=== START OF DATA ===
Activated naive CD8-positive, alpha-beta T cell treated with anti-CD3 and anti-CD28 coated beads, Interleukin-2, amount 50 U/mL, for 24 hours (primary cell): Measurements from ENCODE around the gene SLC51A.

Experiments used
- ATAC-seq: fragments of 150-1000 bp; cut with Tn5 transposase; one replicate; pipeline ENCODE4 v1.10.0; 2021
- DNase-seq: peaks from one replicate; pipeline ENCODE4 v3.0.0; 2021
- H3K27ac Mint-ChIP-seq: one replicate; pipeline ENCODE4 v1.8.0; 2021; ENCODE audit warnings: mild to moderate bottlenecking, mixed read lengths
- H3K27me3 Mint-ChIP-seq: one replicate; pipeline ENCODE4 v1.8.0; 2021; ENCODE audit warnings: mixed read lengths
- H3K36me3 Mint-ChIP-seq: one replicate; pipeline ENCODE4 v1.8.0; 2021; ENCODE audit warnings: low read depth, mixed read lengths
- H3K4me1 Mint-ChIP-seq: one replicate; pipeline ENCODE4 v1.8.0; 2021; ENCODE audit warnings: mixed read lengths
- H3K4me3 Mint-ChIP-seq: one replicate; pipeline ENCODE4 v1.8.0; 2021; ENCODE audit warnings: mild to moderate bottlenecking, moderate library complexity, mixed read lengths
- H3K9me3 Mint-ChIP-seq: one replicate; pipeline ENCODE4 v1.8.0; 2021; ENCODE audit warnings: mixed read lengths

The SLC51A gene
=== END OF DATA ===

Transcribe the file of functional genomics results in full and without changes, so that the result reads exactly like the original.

Activated naive CD8-positive, alpha-beta T cell treated with anti-CD3 and anti-CD28 coated beads, Interleukin-2, amount 50 U/mL, for 24 hours (primary cell): Measurements from ENCODE around the gene SLC51A.

Experiments used
- ATAC-seq: fragments of 150-1000 bp; cut with Tn5 transposase; one replicate; pipeline ENCODE4 v1.10.0; 2021
- DNase-seq: peaks from one replicate; pipeline ENCODE4 v3.0.0; 2021
- H3K27ac Mint-ChIP-seq: one replicate; pipeline ENCODE4 v1.8.0; 2021; ENCODE audit warnings: mild to moderate bottlenecking, mixed read lengths
- H3K27me3 Mint-ChIP-seq: one replicate; pipeline ENCODE4 v1.8.0; 2021; ENCODE audit warnings: mixed read lengths
- H3K36me3 Mint-ChIP-seq: one replicate; pipeline ENCODE4 v1.8.0; 2021; ENCODE audit warnings: low read depth, mixed read lengths
- H3K4me1 Mint-ChIP-seq: one replicate; pipeline ENCODE4 v1.8.0; 2021; ENCODE audit warnings: mixed read lengths
- H3K4me3 Mint-ChIP-seq: one replicate; pipeline ENCODE4 v1.8.0; 2021; ENCODE audit warnings: mild to moderate bottlenecking, moderate library complexity, mixed read lengths
- H3K9me3 Mint-ChIP-seq: one replicate; pipeline ENCODE4 v1.8.0; 2021; ENCODE audit warnings: mixed read lengths

The SLC51A gene